For Easter, the New Yorker published an article by Jason Wilson titled “Eating the Easter Bunny.” The caption of the photo in the header functions as a sub-title: “A coveted ingredient in many global cuisines, rabbit meat has always been a hard sell among American diners.”
Here are the first several paragraphs of the article:
“On a recent evening, I was in the meat department at a Whole Foods in Philadelphia’s Fairmount neighborhood, pondering what to cook for Easter brunch. Last year, I bought two rabbits from a nearby branch and served a peppery and aromatic main course of roasted rabbit with fennel. At the Sunday meal, though my niece and nephew did exclaim, with nervous laughter, “You cooked the Easter bunny!” my family members were not particularly scandalized by the dish. No one accused me of being a ‘bunny boiler’ like, say, Glenn Close, in Fatal Attraction. There was general agreement that the meat tasted a lot like chicken.
“Thinking I might do a bunny encore this year, I searched Whole Foods’ refrigerated and frozen cases for rabbit meat. Finding none, I asked the young woman behind the butcher counter where it was. ‘We stopped selling rabbit because of all the protesters,’ she replied. I’d never seen a protester at any of the Whole Foods where I shop in the Philly area. ‘Protesters at this store?’ I asked. ‘Yeah,’ the woman said. ‘They used to come with bullhorns and pictures of rabbits and everything. I think people maybe stopped buying the rabbit because of the protesters.’ I looked around at shelves stocked with the meat of cows, pigs, chickens, turkeys, geese, quail, lamb, bison, deer, and other animals. ‘Why did they single out rabbits?’ I asked. ‘I guess because they’re cuter than cows?’ she said.”
The photo at the head of the article illustrates why some people might feel some outrage at the thought of eating rabbits:
Jason Wilson’s complete article is available at: http://www.newyorker.com/culture/culture-desk/eating-the-easter-bunny?mbid.
This article got me thinking. I don’t know that I have ever actually eaten rabbit, but I know that I had the opportunity to eat it when I was very young.
For the last three decades of his working life, my father was employed at a plant that made artillery shells. He worked in an area surrounded by furnaces set at different temperatures and moved the forged shell casings at intervals from one furnace to another to insure that the steel was properly hardened. During the Vietnam Way, the plant operated around the clock and employed about 1800 men, most of them veterans of World War II and the Korean War. My father had been a Marine and had landed with the first wave on Iwo Jima. Although he eventually kept two sets of uniform shirts—one with a corporal’s stripes and another with a private’s stripe—because he was busted back in rank so regularly, in civilian life he apparently developed some steadier leadership qualities. For almost a decade, he was the chief steward of the union representing the workers at the munitions plant.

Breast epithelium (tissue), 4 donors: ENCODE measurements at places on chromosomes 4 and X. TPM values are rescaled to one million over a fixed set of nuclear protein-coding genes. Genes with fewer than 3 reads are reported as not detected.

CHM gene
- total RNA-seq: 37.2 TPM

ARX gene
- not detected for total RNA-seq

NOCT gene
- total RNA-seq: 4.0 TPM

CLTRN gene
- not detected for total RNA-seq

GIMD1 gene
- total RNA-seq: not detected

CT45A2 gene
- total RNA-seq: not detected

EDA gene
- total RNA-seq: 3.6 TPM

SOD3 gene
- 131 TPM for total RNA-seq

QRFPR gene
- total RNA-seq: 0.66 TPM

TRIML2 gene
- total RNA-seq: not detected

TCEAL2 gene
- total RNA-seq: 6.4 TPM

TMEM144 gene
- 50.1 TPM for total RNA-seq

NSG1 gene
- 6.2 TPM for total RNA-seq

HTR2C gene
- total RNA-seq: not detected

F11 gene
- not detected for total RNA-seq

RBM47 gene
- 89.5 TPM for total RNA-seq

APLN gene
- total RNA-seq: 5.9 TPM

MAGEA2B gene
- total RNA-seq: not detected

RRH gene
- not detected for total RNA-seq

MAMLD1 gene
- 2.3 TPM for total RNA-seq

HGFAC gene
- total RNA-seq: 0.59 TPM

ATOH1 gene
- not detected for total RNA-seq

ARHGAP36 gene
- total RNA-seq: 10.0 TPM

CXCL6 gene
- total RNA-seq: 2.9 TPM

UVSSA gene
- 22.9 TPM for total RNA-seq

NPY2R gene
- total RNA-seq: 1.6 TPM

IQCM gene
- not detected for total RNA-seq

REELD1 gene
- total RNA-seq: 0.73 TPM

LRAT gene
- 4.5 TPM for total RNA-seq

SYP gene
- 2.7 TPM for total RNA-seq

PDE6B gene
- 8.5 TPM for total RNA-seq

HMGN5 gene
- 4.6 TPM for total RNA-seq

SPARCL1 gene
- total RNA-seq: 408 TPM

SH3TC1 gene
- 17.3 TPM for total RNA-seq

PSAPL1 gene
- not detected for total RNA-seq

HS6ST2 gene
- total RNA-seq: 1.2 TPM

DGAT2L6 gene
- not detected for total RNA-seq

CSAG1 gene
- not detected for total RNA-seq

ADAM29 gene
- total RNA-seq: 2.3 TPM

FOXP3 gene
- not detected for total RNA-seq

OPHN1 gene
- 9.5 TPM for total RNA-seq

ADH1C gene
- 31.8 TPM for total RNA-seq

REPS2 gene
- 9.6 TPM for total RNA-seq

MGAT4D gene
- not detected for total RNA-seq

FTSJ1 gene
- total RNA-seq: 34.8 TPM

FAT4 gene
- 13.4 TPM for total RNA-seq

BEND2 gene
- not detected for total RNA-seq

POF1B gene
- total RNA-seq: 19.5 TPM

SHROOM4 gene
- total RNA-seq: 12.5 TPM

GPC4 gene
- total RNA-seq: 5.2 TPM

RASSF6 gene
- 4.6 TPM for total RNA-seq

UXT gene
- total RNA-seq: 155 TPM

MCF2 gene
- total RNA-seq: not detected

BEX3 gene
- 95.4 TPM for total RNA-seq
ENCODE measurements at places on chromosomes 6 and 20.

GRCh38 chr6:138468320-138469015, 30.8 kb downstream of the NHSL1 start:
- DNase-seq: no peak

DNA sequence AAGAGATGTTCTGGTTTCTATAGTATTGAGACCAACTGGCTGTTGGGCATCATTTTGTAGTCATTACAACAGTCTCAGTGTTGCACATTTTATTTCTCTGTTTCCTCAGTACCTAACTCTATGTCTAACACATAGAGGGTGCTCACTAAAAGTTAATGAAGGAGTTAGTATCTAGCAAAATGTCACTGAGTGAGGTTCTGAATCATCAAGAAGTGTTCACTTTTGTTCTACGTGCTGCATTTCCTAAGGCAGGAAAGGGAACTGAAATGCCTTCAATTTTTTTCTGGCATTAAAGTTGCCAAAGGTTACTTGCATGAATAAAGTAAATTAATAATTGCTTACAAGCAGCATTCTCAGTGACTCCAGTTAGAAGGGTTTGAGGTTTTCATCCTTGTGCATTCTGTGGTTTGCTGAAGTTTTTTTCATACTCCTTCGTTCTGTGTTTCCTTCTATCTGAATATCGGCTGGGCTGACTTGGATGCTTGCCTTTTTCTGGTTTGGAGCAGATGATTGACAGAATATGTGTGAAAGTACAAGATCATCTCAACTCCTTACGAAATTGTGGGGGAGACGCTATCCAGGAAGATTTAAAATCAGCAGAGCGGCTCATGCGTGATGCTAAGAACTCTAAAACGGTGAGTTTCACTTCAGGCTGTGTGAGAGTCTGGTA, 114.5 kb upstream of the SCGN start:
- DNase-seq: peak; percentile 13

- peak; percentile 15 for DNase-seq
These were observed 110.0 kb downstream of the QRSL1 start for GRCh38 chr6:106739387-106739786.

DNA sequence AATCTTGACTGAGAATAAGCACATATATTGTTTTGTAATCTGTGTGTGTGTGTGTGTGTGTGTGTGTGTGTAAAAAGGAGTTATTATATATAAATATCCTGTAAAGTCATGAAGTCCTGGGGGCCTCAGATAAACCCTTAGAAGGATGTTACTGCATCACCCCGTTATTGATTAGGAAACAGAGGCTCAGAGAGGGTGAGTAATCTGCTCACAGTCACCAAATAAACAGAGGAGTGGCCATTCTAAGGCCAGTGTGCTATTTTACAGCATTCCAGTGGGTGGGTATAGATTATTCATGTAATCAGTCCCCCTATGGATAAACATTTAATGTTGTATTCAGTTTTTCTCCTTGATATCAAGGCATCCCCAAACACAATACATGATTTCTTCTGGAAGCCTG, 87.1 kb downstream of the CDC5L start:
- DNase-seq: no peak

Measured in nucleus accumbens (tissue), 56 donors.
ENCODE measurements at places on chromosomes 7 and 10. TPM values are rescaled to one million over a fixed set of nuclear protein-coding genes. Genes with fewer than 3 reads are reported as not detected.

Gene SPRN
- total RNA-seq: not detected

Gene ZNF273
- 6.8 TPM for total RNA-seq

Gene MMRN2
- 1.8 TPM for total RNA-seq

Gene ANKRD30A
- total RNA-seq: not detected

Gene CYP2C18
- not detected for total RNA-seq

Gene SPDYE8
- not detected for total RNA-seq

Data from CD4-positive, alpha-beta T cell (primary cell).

I cannot remember if I was still too young for school or if it was simply not a school day, but late one afternoon, there was a knock on our front door. I went to the door but waited for my mother to come and open the door. A rough-looking guy in a red plaid jacket was standing there, holding two large brown paper bags, one in the crook of each arm. It turned out that he was supposed to work the third shift but had shown up for work completely inebriated. He might have been fired, but my father had gone to the plant at 3:00 in the morning and had interceded on his behalf. He was at our front door to demonstrate how much he appreciated that my father had saved his job.
The bags were covered with wet spots. One held several grouse, and the other several rabbits. He had apparently gone out that very morning with his shotgun. He explained to my mother that he had gutted all of the birds and rabbits and had drained the blood from them, but he had not had time to skin the rabbits or to remove the birds’ feathers. He seemed confident, however, that my father would know how to “clean” them. My mother visibly recoiled when he attempted to pass her the bags. She asked him if he would take them down to the basement and place them in the deep sink near the furnace.
When my father got home from work, it was very clear that he was almost as baffled by the man’s gesture as my mother was. It was also clear that he had no intention of skinning the rabbits or cleaning the feathers from the birds. I had to wait until my uncle came home from work. He was an avid outdoorsman, who hunted and fished. I don’t remember how he cleaned the birds, but I do have a vivid memory of him pealing the fur in a single piece off the very pink flesh of each of the rabbits. I do not know if the image stuck with me because it disturbed me or simply because it was unlike anything I had ever seen before or since.
In any case, when I saw Jason Wilson’s article, it reminded me not only of my own childhood experience but also of another article that I had recently saved. It is a feature article published in the British newspaper The Mail. Written by Suchandrika Chakrabarti and Gemma Aldridge, the article is titled “Meet the World’s Biggest Rabbit Who Thinks he’s a Dog.” The article is accompanied by the following photos, and I will leave it to you to decide whether the size of these rabbits would make them more or less objectionable as entrees:
If you should be teaching Jonathan Swift’s “A Modest Proposal,” or anything about our relationship to the food that we eat, this post might make an interesting companion piece.